For the swing trader, the challenges with each of these extremes is different than working with a stagnated market. In either a bearish or bullish market, the most active stocks are unlikely to experience the marked oscillations that they would when the indexes are stable for longer periods. The momentum of bear and bull markets carries stocks in one direction only, over a longer period of time, leading the swing trader to trade on the basis of the longer-term directional trend, rather than riding the wave until it reverses direction.
Because of this, the swing trader is in the best position when the market is stagnant. In this situation, the indexes may rise for a few days, decline for a few days, and stick to this identifiable pattern over time, giving them an overall trend that remains close to the same. The savvy swing trader can catch these short-term movements to generate profits.
Like long-term trend trading, swing trading relies on the trader’s ability to identify the current market conditions accurately and react to them appropriately.
Using Moving Averages and Crossover Patterns
Analysis of the moving averages and crossover patterns provide support and resistance levels that can signal a swing trader to buy a stock. If a market moves up and pulls back, the highest point reached before the pullback is the resistance. As it moves back up, the lowest point reached before it climbs back is the support. Trading opportunities are here for the swing trader, such as taking a longer position near the support and a taking a shorter position near the resistance.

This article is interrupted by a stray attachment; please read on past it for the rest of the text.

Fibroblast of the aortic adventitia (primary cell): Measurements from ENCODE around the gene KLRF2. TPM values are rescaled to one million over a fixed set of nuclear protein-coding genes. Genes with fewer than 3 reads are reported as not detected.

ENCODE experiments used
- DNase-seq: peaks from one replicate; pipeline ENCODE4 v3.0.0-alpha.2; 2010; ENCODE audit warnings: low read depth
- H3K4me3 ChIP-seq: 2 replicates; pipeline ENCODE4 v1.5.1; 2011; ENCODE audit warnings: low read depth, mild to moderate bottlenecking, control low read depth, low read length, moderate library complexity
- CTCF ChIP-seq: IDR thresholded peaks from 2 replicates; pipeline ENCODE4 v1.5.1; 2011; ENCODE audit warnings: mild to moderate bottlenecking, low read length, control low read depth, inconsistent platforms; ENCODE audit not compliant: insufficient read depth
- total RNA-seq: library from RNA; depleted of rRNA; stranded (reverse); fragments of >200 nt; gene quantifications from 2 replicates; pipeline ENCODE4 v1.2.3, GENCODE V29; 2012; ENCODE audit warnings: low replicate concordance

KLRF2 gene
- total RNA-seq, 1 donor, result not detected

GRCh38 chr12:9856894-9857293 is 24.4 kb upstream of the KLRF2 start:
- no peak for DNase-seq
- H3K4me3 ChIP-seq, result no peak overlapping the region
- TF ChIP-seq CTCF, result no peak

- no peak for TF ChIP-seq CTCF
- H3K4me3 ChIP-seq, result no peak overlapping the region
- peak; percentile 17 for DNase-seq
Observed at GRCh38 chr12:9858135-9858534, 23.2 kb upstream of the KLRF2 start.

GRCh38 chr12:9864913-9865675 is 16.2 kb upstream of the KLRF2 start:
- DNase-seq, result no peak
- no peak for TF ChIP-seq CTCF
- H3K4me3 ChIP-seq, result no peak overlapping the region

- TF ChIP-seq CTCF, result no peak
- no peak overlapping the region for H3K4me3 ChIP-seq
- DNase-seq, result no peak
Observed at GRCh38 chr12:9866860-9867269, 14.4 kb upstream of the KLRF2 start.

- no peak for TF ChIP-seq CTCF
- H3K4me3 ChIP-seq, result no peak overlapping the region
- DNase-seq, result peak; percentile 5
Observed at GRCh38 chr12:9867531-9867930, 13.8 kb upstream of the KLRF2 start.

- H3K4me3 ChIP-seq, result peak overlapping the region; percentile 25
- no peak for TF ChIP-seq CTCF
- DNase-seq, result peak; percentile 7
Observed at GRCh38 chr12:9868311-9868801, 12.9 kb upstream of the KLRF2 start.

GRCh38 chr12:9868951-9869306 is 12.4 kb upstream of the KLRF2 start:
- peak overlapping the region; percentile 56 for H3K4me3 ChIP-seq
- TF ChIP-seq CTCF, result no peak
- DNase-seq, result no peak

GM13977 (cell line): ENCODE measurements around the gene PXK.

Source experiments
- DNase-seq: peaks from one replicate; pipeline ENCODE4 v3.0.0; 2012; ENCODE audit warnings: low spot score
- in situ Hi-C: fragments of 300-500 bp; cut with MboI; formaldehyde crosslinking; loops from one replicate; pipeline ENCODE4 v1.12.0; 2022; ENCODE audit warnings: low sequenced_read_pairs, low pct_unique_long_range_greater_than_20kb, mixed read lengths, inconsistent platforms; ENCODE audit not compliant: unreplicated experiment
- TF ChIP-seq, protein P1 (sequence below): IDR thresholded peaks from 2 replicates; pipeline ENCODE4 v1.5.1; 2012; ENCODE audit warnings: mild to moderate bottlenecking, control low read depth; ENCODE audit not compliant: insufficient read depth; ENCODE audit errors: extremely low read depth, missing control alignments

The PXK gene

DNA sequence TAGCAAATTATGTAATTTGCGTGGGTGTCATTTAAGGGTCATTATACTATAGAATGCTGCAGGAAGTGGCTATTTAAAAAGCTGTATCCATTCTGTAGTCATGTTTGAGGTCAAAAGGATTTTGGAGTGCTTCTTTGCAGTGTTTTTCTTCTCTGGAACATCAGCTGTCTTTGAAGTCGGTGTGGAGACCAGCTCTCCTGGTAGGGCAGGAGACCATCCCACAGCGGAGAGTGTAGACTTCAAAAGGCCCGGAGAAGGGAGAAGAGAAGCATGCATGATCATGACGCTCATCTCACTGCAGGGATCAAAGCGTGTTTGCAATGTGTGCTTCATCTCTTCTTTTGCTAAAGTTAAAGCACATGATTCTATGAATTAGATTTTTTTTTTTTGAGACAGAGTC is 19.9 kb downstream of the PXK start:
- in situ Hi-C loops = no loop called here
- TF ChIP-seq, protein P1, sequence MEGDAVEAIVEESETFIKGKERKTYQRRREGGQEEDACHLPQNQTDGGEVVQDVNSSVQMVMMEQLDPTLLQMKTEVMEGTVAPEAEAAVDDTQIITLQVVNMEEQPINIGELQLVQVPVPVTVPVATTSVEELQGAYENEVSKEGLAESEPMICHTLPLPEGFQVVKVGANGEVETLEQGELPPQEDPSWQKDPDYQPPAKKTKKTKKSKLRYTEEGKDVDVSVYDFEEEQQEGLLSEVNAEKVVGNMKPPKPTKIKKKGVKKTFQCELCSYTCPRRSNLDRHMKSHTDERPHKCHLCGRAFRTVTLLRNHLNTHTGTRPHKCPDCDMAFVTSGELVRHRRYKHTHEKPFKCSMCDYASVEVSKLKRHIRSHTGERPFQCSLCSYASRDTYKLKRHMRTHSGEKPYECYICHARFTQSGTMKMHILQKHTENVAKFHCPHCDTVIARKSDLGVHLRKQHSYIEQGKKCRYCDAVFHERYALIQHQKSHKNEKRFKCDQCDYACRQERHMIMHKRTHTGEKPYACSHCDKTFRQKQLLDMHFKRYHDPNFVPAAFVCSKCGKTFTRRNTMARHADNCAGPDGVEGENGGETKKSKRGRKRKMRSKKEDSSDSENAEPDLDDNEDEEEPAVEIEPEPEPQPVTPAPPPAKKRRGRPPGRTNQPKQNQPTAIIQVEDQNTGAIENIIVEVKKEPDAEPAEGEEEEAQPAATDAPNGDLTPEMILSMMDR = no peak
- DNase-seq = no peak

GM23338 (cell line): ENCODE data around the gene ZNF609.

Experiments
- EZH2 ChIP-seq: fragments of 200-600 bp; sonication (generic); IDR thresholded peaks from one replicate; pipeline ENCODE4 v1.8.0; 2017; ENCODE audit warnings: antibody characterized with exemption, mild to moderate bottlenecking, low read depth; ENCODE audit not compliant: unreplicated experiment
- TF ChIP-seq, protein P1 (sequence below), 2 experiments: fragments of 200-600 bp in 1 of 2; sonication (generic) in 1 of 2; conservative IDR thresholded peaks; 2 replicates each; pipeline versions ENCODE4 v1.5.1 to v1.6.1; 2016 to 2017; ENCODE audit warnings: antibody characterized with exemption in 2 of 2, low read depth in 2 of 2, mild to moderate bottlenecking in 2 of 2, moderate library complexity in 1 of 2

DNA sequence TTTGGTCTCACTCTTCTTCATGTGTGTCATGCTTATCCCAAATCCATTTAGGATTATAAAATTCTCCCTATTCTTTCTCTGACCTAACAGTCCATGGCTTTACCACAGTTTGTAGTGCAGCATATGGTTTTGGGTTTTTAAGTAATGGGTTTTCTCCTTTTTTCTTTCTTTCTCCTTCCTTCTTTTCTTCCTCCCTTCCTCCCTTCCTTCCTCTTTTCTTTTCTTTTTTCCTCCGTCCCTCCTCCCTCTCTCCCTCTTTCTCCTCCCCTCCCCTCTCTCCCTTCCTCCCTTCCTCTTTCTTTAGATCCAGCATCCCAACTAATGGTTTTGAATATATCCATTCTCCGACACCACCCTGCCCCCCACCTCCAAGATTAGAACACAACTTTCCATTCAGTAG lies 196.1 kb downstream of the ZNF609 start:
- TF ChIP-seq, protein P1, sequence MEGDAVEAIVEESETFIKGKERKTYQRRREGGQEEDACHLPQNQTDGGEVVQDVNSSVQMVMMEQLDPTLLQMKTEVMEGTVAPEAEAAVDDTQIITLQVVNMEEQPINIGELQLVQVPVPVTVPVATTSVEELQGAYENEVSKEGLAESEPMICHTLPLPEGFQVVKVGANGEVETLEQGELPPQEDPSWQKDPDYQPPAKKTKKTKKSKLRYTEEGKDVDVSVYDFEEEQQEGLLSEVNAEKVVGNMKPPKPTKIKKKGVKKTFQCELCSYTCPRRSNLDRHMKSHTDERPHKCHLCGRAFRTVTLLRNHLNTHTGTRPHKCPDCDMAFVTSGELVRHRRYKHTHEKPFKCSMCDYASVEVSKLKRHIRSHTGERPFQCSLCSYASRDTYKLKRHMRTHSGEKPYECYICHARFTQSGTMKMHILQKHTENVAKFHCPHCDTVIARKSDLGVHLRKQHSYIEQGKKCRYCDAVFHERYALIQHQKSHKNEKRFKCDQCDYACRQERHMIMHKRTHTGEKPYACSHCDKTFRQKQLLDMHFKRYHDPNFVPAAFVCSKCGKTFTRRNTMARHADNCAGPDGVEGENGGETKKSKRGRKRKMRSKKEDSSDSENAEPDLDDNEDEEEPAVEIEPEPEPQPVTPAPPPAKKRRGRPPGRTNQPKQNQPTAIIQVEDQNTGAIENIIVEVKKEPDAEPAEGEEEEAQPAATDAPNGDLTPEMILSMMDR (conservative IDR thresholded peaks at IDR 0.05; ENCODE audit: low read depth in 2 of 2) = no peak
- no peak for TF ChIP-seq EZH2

A simple moving average is an arithmetic moving average calculated by adding the recent closing prices then dividing them by the number of time periods in the calculation average. Short-term averages are exceptionally responsive to the changes in the underlying prices, while long-term averages are slow to react. Traders watch for short-term averages to cross above long-term averages to signify an uptrend. This provides levels of support and resistance, as well as identifying bullish and bearish patterns that signal price points to enter and exit stocks.
An exponential moving average is a moving average that places greater significance on the recent data points. Exponential moving averages react more significantly to recent price changes than simple moving averages. These averages are commonly used alongside other indicators to confirm market moves and gauge their validity, especially in fast-moving markets, as well as to identify clear trend signals and entry and exit points.
An exponential moving average crossover system can be used by interpreting the 9-period, 13-period and 50-period exponential moving averages to identify bullish and bearish crossovers.